I couldn't recall exactly when I've heard this song, but it was definitely in my subconscious, especially those ascending backing vocals ("she could make me happy - happy - happy"), just one of its many inescapable hooks. I love sunshine pop and Summer of Love artefacts, and this is clearly one of the best examples of this style and period.
The Cowsills turned out to have a certain fascination. First of all, they were just kids who were captivated by the Beatles, as I was at that age. Like the vast majority of their peers, they wanted to be like the Beatles but extraordinarily, they got their wish, performing on the same stage on the Ed Sullvan Show as their fab idols. They also got to live this fairytale in the late 1960s, surely the most exciting era of modern popular culture. The youngest Cowsill (Susan, who joined after this video was made) is the same age as my oldest brother, so there's a sense that they are emissaries of my generation who were there in the 60s, rather than the somewhat remote pantheonic oldsters like the Stones, the Beatles and the Byrds.
There's also a series of contradictions about the Cowsills. They were young at a time that celebrated youth and youthful independence, but they were just a bit too young, and that meant they were very much under the control of their parents and the industry machine cogs their Mum and Dad locked into. Their Mum even joined the band, and they became the template for the Partridge family. That cemented their uncoolness and perhaps explains their absence from many 60s revivals and recollections. It's pretty unfair because the song's producer and co-writer Artie Kornfeld was a key organiser of the Woodstock Festival, and can be seen in the documentary espousing the values epitomised by this fairytale of the 60s..
When they branched out and wrote their own songs the results were sometimes bizarre, in particular the Book of Revelation horrorshow "The Prophecy of Daniel and John the Divine". In fact, the lyrics were provided for them, and Bob Cowsill wrote the music, which makes existence of the song a little less bewildering.
The tragic postscript is the death of Barry Cowsill in Hurricane Katrina in 2005, a kind of apocalyptic event in itself. Barry is the one at the front on the left tapping on the guitar case in "The Rain the Park and Other Things" video above.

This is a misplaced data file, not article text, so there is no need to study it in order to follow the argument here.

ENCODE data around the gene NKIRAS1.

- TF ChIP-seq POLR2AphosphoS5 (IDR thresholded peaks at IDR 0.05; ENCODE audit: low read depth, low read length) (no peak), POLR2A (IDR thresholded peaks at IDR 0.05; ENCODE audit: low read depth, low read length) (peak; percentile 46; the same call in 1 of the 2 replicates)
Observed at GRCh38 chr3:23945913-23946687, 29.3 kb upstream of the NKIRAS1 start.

I hope you like the video I made to go with the song:
The aforementioned Bubblegum book makes a big deal out of the double-entendres songwriters would put in the lyrics of their juvenile ditties, and I have four interpretations of "The Rain, the Park and other Things":
1. The boy meets a young freaky girl in the park, and she turns him on to a hallucnogenic substance, thus "she had made me happy - happy - happy".
2. The boy meets a young freaky girl in the park, and in the spirit of free love, gives him his first sexual experience.
3. The boy sees a young freaky girl and has a masturbation fantasy about her, thus "all I had left was one little flower in my hand".
4. The boy meets a girl in the park, they hold hands and walk; when the sun comes out he loses sight of her, but is left happy by the experience.
Sadly, I haven't found anything else in the Cowsills catalogue which comes close the the ethereal "The Rain, the Park and Other Things". There are some pleasant moments, like the Gibb-esque "I Need a Friend" and their version of "Hair". But for me it's their first big hit that makes them special.
When the Cowsills performed "The Rain, the Park and Other Things" on the Ed Sullivan Show, the performance was ruined because the mics were off for the first part of the song. Now someone has uploaded the rehearsal from that show. The late Barry Cowsill is in the front with the Hofner violin bass. Note that guitarist Billy died in 2006 from a range of illnesses, within a few days of his brother Barry.